In a can of grease that has been undisturbed for a long time and stored in a warm or hot environment, a pool of oil may be noticed on top of the grease. As before, the separated grease might seem to be restored by re-mixing with a stick. But, mixing with a stick isn’t comparable to the emulsification process at the manufacturing plant. Given a bit of time, the grease will likely separate again. It should be discarded.
A third effect is out-gassing of volatiles. Even at modestly elevated temperatures, the more volatile, i.e, lighter-molecular-weight, hydrocarbons in the base oil may slowly evaporate out of the mixture, leaving behind less volatile, heavier-molecular-weight hydrocarbons that typically are more viscous.
A similar effect occurs in tar and gravel roofs. When the tar is first put down, it is pliant and plastic. After it has been exposed to the ultraviolet rays of the sun, which drives out the lighter volatiles, the tar becomes hard and brittle over time.
All of these effects are functions of time, temperature, and environmental conditions. It is worth noting that these three factors are not linear. Like a can of grease that is left undisturbed, infrequently used equipment, wherein re-mixing of the grease isn’t done by the mechanism action, provides more opportunity for grease to form a skin or lose oil.
For these reasons, the same grease in a valve or breaker that is frequently operated will seem to last longer without hardening or sticking than grease that is lubricating an infrequently operated unit, possibly one that is only used for a safety or standby function.
This last point also leads to the issue of service life versus shelf life. Most industrial greases will list a shelf life on the side of the can or tube. Along with the recommended shelf life will be the conditions under which the shelf-life warranty will apply, such as ambient temperature during storage. Shelf life is not the same as service life. Recall that grease in a can or tube is not exposed to much air, is certainly not supposed to be exposed to contaminants, and should be stored in a controlled-temperature environment that reduces oxidation and oil separation.
To be clear, shelf life is the maximum amount of time, if the storage conditions on the label are complied with, that the grease can be stored before its properties begin to degrade. Service life, on the other hand, is the minimum amount of time that the grease can be used at a particular location and be expected to perform as specified. Service life often may not be specified on a general-purpose grease label due to the many different applications and reliability levels for which the grease might be used.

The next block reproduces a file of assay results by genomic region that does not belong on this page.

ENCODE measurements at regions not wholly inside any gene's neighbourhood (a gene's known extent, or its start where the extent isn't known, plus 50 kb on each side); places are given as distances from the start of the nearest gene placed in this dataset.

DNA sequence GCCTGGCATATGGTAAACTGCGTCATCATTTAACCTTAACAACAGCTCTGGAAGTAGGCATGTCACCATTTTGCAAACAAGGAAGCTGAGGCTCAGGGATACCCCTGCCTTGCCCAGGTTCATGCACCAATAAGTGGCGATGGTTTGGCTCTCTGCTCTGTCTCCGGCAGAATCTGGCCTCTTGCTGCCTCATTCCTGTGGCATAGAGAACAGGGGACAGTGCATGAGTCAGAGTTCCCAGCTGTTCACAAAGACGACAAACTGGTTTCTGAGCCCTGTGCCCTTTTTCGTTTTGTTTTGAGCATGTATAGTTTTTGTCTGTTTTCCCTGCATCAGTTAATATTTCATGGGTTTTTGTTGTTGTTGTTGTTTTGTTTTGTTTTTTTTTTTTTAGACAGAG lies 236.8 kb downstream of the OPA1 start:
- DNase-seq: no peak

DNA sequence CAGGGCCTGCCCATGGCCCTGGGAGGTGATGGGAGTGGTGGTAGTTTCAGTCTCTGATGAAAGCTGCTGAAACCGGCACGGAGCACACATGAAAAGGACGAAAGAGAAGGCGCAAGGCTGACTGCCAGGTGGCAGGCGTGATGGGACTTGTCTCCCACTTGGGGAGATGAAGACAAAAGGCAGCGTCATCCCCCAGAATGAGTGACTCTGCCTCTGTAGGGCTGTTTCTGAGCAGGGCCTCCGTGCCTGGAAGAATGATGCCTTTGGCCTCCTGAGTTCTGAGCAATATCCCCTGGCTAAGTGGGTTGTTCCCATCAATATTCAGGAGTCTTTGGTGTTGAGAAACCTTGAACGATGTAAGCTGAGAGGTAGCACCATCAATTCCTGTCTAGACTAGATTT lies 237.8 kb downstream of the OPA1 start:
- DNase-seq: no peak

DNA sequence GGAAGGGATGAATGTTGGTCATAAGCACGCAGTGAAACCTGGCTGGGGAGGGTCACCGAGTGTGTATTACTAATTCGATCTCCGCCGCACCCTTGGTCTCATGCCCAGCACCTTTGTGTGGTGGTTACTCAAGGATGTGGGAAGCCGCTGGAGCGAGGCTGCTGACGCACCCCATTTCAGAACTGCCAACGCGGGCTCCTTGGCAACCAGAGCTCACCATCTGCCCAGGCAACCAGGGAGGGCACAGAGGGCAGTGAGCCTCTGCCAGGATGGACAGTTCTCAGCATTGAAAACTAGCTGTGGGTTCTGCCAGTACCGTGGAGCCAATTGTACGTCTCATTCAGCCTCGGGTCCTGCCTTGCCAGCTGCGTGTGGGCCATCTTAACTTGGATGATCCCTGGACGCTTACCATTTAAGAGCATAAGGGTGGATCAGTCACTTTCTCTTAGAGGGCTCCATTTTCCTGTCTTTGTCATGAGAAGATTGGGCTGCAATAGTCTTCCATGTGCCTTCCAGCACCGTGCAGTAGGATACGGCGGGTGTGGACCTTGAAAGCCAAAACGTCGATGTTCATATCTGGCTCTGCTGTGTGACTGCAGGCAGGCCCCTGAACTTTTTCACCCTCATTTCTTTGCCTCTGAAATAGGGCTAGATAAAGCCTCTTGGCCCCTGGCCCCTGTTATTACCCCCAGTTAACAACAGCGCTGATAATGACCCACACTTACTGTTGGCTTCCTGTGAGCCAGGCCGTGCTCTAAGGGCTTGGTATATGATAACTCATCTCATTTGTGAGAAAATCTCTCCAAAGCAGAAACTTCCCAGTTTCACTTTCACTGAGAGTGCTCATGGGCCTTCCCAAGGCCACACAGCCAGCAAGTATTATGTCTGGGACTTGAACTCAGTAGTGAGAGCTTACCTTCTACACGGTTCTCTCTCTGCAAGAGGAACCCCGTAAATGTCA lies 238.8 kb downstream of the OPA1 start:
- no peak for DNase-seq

Service life is also not to be confused with mean time between failure (MTBF), maintenance-free operating time (MFOT), or the predicted reliable life of the grease. This is an important distinction.
For example, a grease with a shelf life of 20 years may have a service life of five years, an active MTBF life of three years, and a dormant MTBF of two years. For 99.999% reliability, it may then have a predicted reliability life of just six months. It all depends upon the temperature, environment, time, and, especially, the required reliability. Consequently, equating shelf life to service life and entering the value for shelf life into your predictive-maintenance CMMS program may portend some unexpected equipment failures in the future.
Randall Noon is a registered professional engineer and author of several books and articles about failure analysis. He has conducted root-cause investigations for four decades, in nuclear and non-nuclear power facilities. Contact him at firstname.lastname@example.org.